Novato closes playgrounds due to high injury rate

October 6, 2010 12:36:26 AM PDT
After spending a small fortune renovating playgrounds at three schools in Novato, kids are not being allowed to play on them until experts make some changes to keep children from getting hurt. Several kids took bad falls and school officials are trying to figure out why.

When 8-year-old Lucas Fortune fell off the new play structure at his Novato elementary school, it wasn't like his typical tumbles.

"It was different because I hurt it badder [sic] than when I usually fall off the play structure," said Lucas.

He broke his arm and it was his first broken bone. Lucas' mom, Serena Fortune, figured it was an unfortunate accident until she found out her child was not alone.

"The child who had dislocated her shoulder a couple of days before, and then the following day, another child his broke arm at the school," said Serena.

A total of six kids in Novato suffered broken bones after falling off new play structures at school in less than three weeks. The injuries prompted school officials to close down the playgrounds and call for a thorough inspection. They're considering three possibilities; the first one being that some of the features are too high.

"I looked at it and I go, 'that looks too high,' but I had trust in my board and everybody here that you guys know what you're doing," said parent Rob Conte to the school board.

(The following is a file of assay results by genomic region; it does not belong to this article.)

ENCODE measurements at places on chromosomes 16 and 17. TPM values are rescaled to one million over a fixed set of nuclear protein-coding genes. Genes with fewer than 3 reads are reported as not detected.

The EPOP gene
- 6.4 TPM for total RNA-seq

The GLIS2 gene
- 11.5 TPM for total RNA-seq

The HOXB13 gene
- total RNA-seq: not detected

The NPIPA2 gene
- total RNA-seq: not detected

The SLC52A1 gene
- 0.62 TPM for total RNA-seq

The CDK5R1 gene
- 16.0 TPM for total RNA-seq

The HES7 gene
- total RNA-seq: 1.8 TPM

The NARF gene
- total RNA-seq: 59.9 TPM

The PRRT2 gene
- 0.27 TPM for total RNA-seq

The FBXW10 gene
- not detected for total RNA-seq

The second possibility is that the new structures are just too popular and therefore are too crowded. And a third explanation came from the manufacturer and the insurance company.

"You cannot open new play structures without proper training or retraining of your yard supervisors," said executive director of facilities John Silvestrini.

Since they don't know exactly why this happened, they'll address most of the possibilities. They will lower the play structures, hope that popularity will soon taper off, and there is definitely going to be more staff training.

"We will do specifically the manufacturer's training, we will do the insurance carrier's training and our own training to ensure safety on our playgrounds," says Novato Superintendant Jan La Torre-Derby.

Once they finish lowering some sections of the structures and training the staff, they plan to reopen the playgrounds, and hopefully watch the kids have some safe fun.


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